Reformatting Python code as HTML for inclusion in posts like this one would be incredibly tedious to do by hand so I put together a quick and dirty utility to do it for me. It's not the greatest piece of software ever written but it does the job, so I thought I might as well share it.
Copying and pasting Python into an HTML document just isn't going to work. We need to, at the very least, carry out the following substitutions to produce something a browser will render as we want it:
- Replace tabs with . If we don't do this the browser will just show one space. (Of course, you might have different ideas about the size of a tab!)
- Replace linefeeds with </br>\n. The \n isn't necessary for the browser, but does format the raw HTML better.
- Code written on a Windows system will have a carriage return as well as a linefeed - these need to be deleted, or specifically replaced with an empty string.
- Spaces need to be replaced with . Single spaces are shown correctly by browsers, but multiple spaces are shown as only one space. For example, the Python convention is to use four spaces instead of tabs and these will not render correctly unless we replace each space with .
- The < and > symbols need to be replaced with < and > respectively, or the browser will try to interpret them as HTML tags.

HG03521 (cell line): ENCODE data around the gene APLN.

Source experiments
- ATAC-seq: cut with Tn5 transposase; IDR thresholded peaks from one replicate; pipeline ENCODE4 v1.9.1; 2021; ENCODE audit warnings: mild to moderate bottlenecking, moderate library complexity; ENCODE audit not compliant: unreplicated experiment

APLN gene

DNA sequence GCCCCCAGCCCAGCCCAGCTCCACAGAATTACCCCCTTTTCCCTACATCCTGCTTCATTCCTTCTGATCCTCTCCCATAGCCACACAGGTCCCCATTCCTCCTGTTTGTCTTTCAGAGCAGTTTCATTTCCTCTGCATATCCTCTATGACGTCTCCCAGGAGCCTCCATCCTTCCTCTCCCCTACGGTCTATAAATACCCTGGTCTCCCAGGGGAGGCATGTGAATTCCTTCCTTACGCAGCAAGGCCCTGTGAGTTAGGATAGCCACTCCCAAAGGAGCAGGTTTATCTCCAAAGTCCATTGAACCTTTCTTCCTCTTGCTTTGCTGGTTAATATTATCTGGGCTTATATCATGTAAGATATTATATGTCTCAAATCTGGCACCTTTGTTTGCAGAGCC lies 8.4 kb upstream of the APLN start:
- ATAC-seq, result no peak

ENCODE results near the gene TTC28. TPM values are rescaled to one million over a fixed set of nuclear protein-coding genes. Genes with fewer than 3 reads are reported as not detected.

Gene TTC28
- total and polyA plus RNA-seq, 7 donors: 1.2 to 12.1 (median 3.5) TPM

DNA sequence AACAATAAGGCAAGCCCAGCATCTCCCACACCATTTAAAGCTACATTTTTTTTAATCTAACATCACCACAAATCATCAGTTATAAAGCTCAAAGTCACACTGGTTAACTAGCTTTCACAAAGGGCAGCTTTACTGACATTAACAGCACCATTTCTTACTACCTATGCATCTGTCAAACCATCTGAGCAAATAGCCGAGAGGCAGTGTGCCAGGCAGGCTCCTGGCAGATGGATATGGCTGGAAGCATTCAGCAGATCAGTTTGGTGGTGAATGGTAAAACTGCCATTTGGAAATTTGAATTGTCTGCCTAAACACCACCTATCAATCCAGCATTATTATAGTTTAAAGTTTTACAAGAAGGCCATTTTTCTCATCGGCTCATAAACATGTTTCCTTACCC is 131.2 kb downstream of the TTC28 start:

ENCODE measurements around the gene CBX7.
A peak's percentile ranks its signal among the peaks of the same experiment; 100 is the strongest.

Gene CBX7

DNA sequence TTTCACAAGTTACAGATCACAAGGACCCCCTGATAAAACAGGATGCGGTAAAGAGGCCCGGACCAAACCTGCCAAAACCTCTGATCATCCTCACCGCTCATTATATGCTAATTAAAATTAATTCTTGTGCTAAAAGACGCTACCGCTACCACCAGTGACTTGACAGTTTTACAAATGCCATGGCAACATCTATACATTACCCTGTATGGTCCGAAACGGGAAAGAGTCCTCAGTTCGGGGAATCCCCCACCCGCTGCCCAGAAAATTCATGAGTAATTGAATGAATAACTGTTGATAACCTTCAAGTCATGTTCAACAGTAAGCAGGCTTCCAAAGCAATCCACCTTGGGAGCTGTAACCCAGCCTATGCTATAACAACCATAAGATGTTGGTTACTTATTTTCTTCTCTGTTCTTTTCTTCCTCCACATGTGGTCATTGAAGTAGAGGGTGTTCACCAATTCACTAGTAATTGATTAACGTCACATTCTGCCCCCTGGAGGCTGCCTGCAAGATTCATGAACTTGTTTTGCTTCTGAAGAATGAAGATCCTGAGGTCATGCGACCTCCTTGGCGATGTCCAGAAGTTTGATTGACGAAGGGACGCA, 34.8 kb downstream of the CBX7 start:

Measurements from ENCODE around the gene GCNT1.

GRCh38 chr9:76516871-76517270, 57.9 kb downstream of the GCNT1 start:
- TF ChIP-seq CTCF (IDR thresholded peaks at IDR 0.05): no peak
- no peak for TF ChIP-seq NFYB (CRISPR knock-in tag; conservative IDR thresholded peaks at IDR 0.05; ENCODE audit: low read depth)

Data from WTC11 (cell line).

What we need is a simple program which will take an input file as a command line argument, perform the above substitutions on that file's contents, and save the result in an output file with the same name as the input file but with .html appended. For example, we would convert the source code for this project to HTML with the following.
Example Program Usage
python3.7 py2html.py py2html.py
This causes the Python program py2html.py to convert its own source code to the HTML file py2html.py.html.
Let's start coding - create a new folder and within it create an empty file called py2html.py. You can download the source or clone/download from Github if you prefer. Open the file and enter or paste the following.
Source Code Links
import sys def main(): """ This program reformats the Python source code file specified as a command line argument as HTML and saves it to a new file with the original name with ".html" appended. """ print("-----------------") print("| codedrome.com |") print("| Py2HTML |") print("-----------------\n") if len(sys.argv) != 2: printf("input file must be specified") else: generate_html(sys.argv) def generate_html(inputfile): """ Central function performing substitution and file saving. """ outputfile = inputfile + ".html" print("Input file: " + inputfile) print("Output file: " + outputfile) # The mappings list contains a character or string to substitute # for each character indexed using its ASCII code mappings = [" "] * 128 populate_mappings(mappings) try: fin = open(inputfile, "r") fout = open(outputfile, "w+") while True: c = fin.read(1) if not c: break fout.write(mappings[ord(c)]) fin.close() fout.close() print("Output file generated") except IOError as ioe: print(str(ioe)) def populate_mappings(mappings): """ Creates and returns the list of input to output character substitutions. """ # initialize to default values for i in range(0, 128): mappings[i] = chr(i) # overwrite values we want to replace # tab mappings = " " # linefeed mappings = "</br>\n" # carriage return mappings = "" # space mappings = " " # < mappings = "<" # > mappings = ">" main()